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  • ISSN: 1360-6743 (Print), 1469-4379 (Online)
  • Editors: Professor Laurel J. Brinton University of British Columbia, Vancouver, Canada , Dr Patrick Honeybone University of Edinburgh, UK and Professor Bernd Kortmann University of Freiburg, Germany
  • Editorial board
English Language and Linguistics, published three times a year, is an international journal which focuses on the description of the English language within the framework of contemporary linguistics. The journal is concerned equally with the synchronic and the diachronic aspects of English language studies and publishes articles of the highest quality which make a substantial contribution to our understanding of the structure and development of the English language and which are informed by a knowledge and appreciation of linguistic theory. English Language and Linguistics carries articles and short discussion papers or squibs on all core aspects of English, from its beginnings to the present day, including syntax, morphology, phonology, semantics, pragmatics, corpus linguistics and lexis. There is also a major review section including, from time to time, articles that give an overview of current research in particular specialist areas. Occasional issues are devoted to a special topic, when a guest editor is invited to commission articles from leading specialists in the field.

Recently published articles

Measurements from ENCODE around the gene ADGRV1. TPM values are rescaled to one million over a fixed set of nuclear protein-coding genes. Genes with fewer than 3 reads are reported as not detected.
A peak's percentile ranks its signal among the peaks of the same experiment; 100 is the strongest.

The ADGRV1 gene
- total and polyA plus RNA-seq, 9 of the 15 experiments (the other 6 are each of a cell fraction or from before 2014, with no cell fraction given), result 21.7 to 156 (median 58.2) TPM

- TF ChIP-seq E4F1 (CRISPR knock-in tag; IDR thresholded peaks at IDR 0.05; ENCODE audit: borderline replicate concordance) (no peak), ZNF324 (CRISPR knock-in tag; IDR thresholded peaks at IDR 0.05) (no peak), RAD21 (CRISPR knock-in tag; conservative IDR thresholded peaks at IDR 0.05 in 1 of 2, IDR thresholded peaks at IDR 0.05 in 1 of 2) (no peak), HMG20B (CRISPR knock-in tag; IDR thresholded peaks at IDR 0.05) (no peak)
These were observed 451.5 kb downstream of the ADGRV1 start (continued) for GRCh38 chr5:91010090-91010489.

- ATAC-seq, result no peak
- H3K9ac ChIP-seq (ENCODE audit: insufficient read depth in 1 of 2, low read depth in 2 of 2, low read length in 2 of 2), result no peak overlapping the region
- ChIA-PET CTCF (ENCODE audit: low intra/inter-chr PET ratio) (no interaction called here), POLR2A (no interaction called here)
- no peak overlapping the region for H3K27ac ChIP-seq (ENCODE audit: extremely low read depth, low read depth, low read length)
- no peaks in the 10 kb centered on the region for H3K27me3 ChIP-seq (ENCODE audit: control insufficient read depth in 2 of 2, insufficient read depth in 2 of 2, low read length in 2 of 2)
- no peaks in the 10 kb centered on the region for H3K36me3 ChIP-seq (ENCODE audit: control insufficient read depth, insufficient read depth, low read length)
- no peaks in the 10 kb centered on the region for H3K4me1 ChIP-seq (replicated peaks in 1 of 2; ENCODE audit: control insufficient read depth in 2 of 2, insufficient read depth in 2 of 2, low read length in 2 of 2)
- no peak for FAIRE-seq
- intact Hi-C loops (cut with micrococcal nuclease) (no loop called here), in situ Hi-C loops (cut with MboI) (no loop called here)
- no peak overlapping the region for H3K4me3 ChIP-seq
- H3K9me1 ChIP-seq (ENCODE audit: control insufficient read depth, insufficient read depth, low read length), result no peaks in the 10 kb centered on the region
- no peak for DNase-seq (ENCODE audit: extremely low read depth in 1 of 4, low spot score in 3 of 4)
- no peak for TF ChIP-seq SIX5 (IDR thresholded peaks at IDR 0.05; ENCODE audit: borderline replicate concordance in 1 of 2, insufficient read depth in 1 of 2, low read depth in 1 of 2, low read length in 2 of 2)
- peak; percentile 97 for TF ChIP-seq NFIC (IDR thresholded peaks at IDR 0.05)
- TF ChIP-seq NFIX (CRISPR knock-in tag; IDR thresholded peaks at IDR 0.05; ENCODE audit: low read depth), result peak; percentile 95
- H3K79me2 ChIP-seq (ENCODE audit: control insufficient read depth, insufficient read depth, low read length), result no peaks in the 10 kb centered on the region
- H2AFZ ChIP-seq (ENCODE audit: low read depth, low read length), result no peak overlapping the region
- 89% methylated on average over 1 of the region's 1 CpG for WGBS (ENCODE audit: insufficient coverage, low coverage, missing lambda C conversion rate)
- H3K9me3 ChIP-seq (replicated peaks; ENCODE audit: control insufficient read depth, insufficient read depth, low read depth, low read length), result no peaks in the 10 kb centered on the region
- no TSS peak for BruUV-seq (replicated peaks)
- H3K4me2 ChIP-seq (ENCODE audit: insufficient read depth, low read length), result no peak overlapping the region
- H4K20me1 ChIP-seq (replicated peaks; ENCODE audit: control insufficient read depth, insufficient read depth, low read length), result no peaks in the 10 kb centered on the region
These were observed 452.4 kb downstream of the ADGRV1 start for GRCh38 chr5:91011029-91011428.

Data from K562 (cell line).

Cambridge Extra at LINGUIST List

  • English in the Movies by David Crystal
  • 29 November 2018, Victoria Willingale
  • I hear pop songs in English in every country I visit. Just back from a lecture tour around Italy, and I heard them in taxis, in hotels playing background music,...
  • Leading phonetician, Klaus J. Kohler, invites you to discuss Communicative Functions and Linguistic Forms in Speech Interaction
  • 19 October 2018, Victoria Willingale
  • Dear Reader of this Blog, Cambridge University Press has published the linguistic monograph Kohler, K. J. (2017). Communicative Functions and Linguistic Forms in Speech Interaction (Cambridge Studies in Linguistics 156). Cambridge: Cambridge University Press. In this Blog I, the author, introduce it to you and draw your attention to its new scientific message for spoken-language research.   Let us begin with a couple of questions. Are you interested in how speech communication works in human interaction? Do you study speech forms as anchored in communicative functions? If you are a phonetician or a linguist or a psychologist in speech recognition and understanding or a sociologist in speech communication and conversation analysis or a communications engineer your answer to both Polarity Questions should be positive, and . . . → Read More: Leading phonetician, Klaus J. Kohler, invites you to discuss Communicative Functions and Linguistic Forms in Speech Interaction...
  • Figures of Speech Competition Winners
  • 16 October 2018, Katie
  • We are delighted to announce the winner of the Figures of Speech linguistics cartoon competition. Congratulations to Jonas B. Wittke (a graduate student at Rice University, USA) and Jonathan Maki (an art teacher in Minneapolis) for winning the iPad Pro, Apple Pen and £100 of CUP vouchers with their cartoon series Minimal Peers. The judges, including linguists, cartoonists and the CUP editorial team, thought the presentation of Minimal Peers was extremely professional and the cartoons funny with approachable and intelligent linguistic points. We will be publishing the full cartoon series on our Twitter and Facebook pages over the next six weeks beginning on Friday 19 October. Congratulations, too, to the three runners up who will each receive £100 of CUP books. Selina Sutton, Northumbria University Belinda Krottendorfer, . . . → Read More: Figures of Speech Competition Winners...